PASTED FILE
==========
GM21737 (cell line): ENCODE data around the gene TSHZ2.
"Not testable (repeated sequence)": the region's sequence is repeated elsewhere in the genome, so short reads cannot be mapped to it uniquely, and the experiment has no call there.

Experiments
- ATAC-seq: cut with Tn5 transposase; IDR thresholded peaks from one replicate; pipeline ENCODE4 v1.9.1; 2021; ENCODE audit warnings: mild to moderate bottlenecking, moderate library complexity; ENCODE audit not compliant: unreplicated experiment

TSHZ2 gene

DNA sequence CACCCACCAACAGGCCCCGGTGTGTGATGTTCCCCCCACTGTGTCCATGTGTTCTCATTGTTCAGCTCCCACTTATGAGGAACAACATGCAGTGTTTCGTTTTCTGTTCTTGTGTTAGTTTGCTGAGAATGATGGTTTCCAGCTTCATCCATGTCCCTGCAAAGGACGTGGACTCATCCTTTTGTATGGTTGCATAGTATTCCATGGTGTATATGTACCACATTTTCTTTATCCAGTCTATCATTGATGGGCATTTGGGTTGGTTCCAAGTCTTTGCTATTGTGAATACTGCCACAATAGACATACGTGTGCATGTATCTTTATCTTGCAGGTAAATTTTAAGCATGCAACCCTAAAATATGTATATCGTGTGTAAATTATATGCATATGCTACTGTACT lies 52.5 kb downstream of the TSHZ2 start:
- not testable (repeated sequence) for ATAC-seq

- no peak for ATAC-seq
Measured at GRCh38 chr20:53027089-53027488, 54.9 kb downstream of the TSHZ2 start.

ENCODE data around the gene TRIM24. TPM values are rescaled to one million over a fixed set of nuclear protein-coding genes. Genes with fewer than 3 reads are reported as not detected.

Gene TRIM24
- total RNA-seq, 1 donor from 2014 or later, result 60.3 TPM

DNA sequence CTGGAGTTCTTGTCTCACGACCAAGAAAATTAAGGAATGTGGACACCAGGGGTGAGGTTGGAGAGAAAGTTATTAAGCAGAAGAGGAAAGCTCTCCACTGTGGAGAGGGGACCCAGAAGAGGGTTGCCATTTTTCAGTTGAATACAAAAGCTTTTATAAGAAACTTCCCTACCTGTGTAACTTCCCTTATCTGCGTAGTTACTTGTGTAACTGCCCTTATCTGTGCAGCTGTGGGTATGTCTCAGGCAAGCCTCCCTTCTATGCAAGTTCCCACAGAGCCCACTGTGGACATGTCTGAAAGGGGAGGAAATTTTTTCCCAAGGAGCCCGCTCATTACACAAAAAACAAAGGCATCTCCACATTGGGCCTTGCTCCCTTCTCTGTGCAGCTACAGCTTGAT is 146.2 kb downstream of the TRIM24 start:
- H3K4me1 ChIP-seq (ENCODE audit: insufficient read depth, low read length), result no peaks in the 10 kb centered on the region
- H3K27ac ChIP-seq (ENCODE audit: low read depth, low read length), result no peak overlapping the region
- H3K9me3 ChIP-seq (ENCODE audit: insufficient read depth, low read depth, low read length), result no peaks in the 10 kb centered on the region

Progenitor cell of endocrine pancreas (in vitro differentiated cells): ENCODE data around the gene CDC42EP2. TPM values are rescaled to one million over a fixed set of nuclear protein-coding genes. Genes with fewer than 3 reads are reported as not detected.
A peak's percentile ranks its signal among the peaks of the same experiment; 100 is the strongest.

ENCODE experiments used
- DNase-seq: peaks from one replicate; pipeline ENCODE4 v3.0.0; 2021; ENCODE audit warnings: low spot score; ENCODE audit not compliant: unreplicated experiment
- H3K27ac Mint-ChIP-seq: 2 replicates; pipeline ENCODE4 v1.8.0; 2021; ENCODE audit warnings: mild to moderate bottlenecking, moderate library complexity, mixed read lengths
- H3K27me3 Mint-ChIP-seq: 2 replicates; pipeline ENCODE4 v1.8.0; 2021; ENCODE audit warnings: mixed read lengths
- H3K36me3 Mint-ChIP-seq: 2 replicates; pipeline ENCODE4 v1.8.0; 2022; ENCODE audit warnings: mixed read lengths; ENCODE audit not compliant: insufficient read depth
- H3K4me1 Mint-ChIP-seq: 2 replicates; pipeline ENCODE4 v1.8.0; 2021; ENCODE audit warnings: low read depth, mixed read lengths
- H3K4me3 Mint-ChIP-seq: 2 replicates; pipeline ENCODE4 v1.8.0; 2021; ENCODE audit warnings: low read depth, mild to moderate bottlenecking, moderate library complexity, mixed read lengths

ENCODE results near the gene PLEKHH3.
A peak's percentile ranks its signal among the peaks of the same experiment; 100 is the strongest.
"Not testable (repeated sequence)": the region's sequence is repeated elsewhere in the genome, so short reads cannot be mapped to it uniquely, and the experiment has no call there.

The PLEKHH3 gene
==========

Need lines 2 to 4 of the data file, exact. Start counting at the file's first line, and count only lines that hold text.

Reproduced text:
"Not testable (repeated sequence)": the region's sequence is repeated elsewhere in the genome, so short reads cannot be mapped to it uniquely, and the experiment has no call there.

Experiments
- ATAC-seq: cut with Tn5 transposase; IDR thresholded peaks from one replicate; pipeline ENCODE4 v1.9.1; 2021; ENCODE audit warnings: mild to moderate bottlenecking, moderate library complexity; ENCODE audit not compliant: unreplicated experiment